NEW YORK – New York City Mayor Eric Adams and New York City Department of Environmental Protection (DEP) Climate Commissioner and Director Rohit T. Aggarwala released the first Integrated Inventory on Monday. greenhouse gas emissions for the city, which integrates emissions from food production and consumption.

These emissions represent 20% of New York City’s total emissions, the third largest source, behind buildings (34%) and transportation (22%). The inventory, developed by the Mayor’s Office for Climate and Environmental Justice (MOCEJ), includes emissions involved in the production of goods and services that New Yorkers consume, whether the production takes place in New York City. or not.

In response to the new inventory, Mayor Adams and the Executive Director of the Mayor’s Office of Food Policy (MOFP), Kate MacKenzie, also announced that the city will reduce absolute carbon emissions from food purchases by 33% in all locations. city ​​agencies. by 2030.

“New York City is a world leader when it comes to fighting climate change because we use every menu option in our fight, and that includes changing our menus as well,” Mayor Adams said. “This new emissions report shows us that plant-based foods are not only good for our physical and mental health, but also good for the planet. We have already made great strides in reducing our food emissions by offering plant-based meals in our public hospitals and introducing Plant-Fed Fridays in our public schools. Now we know we have to go further. We hope that we compromise to reduce the food emissions of the city in the agencies by 33% by 2030 and challenge our private sector members to unite them to reduce the food emissions by 25% in the mismo period of time. How we eat impacts everything, and now we’re going to do more to improve everything for the better.”

New York City has been measuring citywide emissions since 2005, but this is the first time the city has included emissions from household consumption. These emissions were modeled by EcoDataLab as part of an ongoing project coordinated by C40 that works with cities to identify urban consumption indicators for data-driven climate measurement and action.

The new inventory shows that 20% of New York City’s greenhouse gas emissions come from household food consumption, primarily meat, poultry, fish, eggs and dairy products. This means New Yorkers can significantly reduce the city’s emissions by eating more low-carbon foods, including fruits, vegetables, grains and legumes. The integrated inventory is available on the MOCEJ website.

“The relationship between what we eat and its effect on climate change and the environment is well known,” said Kizzy Charles-Guzman, executive director of MOCEJ. “Through transparency and a bold policy to reduce food-related emissions, New York is helping its people and the world understand the power behavior change can have in achieving our climate goals.”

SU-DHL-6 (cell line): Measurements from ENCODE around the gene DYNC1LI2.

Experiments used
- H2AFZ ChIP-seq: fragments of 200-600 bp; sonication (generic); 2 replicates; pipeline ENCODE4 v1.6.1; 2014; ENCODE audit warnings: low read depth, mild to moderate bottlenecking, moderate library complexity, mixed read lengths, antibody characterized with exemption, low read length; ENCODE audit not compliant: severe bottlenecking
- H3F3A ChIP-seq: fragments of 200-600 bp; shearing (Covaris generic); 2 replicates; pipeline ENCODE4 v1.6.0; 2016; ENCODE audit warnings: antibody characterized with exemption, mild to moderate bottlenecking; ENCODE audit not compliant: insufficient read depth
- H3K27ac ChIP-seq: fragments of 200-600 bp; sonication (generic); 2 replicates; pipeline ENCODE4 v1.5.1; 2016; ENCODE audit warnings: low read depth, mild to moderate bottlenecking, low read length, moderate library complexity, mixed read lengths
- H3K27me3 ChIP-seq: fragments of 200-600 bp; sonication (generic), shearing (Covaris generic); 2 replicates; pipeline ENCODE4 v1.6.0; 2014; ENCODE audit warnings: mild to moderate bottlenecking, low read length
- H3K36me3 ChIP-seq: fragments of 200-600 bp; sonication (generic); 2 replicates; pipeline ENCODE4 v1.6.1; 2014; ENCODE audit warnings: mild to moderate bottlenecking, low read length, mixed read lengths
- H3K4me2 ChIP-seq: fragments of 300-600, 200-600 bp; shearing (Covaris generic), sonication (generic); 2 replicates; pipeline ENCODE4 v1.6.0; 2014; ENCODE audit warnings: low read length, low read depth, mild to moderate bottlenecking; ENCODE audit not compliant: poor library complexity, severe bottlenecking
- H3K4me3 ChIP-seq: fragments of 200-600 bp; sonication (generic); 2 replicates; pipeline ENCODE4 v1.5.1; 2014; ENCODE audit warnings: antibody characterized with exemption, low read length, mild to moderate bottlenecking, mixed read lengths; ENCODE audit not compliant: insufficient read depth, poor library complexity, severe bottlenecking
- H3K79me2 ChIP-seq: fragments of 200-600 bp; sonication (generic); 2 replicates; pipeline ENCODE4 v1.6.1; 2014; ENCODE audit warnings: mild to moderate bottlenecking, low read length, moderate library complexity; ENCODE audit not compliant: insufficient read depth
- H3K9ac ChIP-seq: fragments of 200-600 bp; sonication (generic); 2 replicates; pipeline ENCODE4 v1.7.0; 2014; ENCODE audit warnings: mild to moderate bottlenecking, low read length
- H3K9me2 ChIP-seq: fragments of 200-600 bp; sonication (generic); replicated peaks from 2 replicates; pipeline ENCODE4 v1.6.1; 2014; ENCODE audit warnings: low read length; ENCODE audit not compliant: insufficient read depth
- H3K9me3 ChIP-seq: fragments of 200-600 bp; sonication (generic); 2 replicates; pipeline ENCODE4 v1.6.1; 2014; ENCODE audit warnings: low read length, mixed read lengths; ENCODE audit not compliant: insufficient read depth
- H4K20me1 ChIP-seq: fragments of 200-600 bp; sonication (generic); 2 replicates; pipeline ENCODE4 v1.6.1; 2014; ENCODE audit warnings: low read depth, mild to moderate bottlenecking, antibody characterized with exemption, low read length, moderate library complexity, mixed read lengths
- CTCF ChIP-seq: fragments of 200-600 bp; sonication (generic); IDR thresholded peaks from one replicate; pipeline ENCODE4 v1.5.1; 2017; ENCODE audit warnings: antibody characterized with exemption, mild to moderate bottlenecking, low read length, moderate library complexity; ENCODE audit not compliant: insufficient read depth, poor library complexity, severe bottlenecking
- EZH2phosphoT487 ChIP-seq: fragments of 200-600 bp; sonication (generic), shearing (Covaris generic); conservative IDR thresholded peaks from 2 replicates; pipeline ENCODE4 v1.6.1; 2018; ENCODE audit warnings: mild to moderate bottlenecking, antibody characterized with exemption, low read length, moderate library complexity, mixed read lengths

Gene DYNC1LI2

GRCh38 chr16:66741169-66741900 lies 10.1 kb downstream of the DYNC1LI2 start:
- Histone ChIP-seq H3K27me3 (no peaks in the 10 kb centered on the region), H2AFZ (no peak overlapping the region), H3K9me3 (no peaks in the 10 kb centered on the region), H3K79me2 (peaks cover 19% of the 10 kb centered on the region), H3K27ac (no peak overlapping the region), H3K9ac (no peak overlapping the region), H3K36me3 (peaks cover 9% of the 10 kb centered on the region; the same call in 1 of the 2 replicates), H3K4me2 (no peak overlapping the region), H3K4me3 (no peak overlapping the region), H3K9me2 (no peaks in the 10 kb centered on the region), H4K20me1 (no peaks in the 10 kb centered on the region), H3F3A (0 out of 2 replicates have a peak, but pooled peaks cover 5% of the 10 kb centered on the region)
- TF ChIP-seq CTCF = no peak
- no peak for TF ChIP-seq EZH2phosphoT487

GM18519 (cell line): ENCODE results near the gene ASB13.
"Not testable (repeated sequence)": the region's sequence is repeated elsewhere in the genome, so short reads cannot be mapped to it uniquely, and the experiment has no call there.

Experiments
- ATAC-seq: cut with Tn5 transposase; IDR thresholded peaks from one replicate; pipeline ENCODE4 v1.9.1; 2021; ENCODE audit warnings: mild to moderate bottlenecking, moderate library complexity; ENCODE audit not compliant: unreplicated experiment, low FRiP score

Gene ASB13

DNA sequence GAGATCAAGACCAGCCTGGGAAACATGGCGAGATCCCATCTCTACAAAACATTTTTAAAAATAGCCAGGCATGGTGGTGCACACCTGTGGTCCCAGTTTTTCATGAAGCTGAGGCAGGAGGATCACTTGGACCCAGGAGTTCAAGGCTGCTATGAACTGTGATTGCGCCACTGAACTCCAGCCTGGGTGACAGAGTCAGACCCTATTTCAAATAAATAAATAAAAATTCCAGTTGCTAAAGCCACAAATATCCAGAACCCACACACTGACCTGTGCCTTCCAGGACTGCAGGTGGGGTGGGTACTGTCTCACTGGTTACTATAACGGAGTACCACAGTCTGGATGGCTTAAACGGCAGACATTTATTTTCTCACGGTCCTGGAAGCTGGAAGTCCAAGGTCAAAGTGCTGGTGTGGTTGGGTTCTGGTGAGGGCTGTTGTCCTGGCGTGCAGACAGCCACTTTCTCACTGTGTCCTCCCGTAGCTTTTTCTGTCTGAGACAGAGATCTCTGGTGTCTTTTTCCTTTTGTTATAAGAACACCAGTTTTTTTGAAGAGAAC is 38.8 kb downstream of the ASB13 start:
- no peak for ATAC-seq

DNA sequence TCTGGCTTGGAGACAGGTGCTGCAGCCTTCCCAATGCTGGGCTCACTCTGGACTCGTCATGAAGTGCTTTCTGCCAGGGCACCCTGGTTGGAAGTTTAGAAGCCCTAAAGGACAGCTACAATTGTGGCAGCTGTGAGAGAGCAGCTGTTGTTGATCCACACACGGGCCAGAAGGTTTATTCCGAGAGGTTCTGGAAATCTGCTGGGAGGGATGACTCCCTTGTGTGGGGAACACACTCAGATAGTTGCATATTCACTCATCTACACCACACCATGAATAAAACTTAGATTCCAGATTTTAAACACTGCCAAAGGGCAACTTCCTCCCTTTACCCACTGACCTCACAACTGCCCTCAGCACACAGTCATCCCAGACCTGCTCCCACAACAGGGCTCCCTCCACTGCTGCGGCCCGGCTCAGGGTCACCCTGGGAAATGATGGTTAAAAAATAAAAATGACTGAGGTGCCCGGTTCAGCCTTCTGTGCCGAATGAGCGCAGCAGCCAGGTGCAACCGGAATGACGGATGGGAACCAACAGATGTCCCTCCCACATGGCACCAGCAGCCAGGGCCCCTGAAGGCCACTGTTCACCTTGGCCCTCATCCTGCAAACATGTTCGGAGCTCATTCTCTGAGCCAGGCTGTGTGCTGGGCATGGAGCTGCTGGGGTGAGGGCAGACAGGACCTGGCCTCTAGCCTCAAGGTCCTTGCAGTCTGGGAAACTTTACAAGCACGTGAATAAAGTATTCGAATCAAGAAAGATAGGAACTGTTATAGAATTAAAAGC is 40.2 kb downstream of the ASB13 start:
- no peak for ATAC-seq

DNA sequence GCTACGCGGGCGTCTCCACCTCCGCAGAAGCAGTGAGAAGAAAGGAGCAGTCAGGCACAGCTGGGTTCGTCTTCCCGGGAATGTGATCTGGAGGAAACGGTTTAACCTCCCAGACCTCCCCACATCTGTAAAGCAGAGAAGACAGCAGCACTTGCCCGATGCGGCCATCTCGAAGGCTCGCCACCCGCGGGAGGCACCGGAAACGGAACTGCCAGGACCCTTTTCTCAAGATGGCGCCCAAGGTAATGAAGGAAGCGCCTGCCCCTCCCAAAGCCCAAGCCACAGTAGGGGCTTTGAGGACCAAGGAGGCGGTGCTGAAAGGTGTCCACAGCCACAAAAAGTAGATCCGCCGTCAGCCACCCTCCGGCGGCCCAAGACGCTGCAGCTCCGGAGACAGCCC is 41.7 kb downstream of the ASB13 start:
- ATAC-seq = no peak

This new emissions inventory reinforces New York City’s ongoing commitment to measuring its emissions and innovating to reduce its contribution to climate change, including through the food it buys.

In particular, public hospitals and New York City schools are leading the way. By serving plant-based meals as a default option and improving the food experience for patients, NYC Health + Hospitals is on track to serve 850,000 plant-based meals this year, reducing its carbon emissions d by 36% in February 2023 while reducing the public health burden of diet-related disease.

The city has also introduced Plant-Powered Fridays in their public schools last year, highlighting the central role that healthy, low-carbon options should play on people’s plates and inspiring future generations to lead the way in creating a more just and sustainable food system .

Additionally, Mayor Adams on Monday launched the Plant-based carbon challengeurging leaders in the private, institutional and non-profit sectors to reduce their food-based emissions by 25% by 2030. MOFP, in partnership with Coolfood and Greener by Default companies, will help participants measure and reduce the carbon footprint of your existing hiring practices.

“Climate change has reached a critical inflection point that affects us all, especially communities of color who are most susceptible to its impact,” said U.S. Representative Adriano Espaillat. “New York City’s annual Greenhouse Gas (GHG) Emissions Inventory Report helps New York City identify our largest emitting areas and contributing factors, and I commend Mayor Adams and Commissioner Aggarwala for their continued response to reaffirm our commitment to reducing our greenhouse gas emissions. footprint and its overall impact for residents and our future. This reduction in emissions from food is a critical first step in our overall approach to creating the equitable green future that all New Yorkers deserve.”

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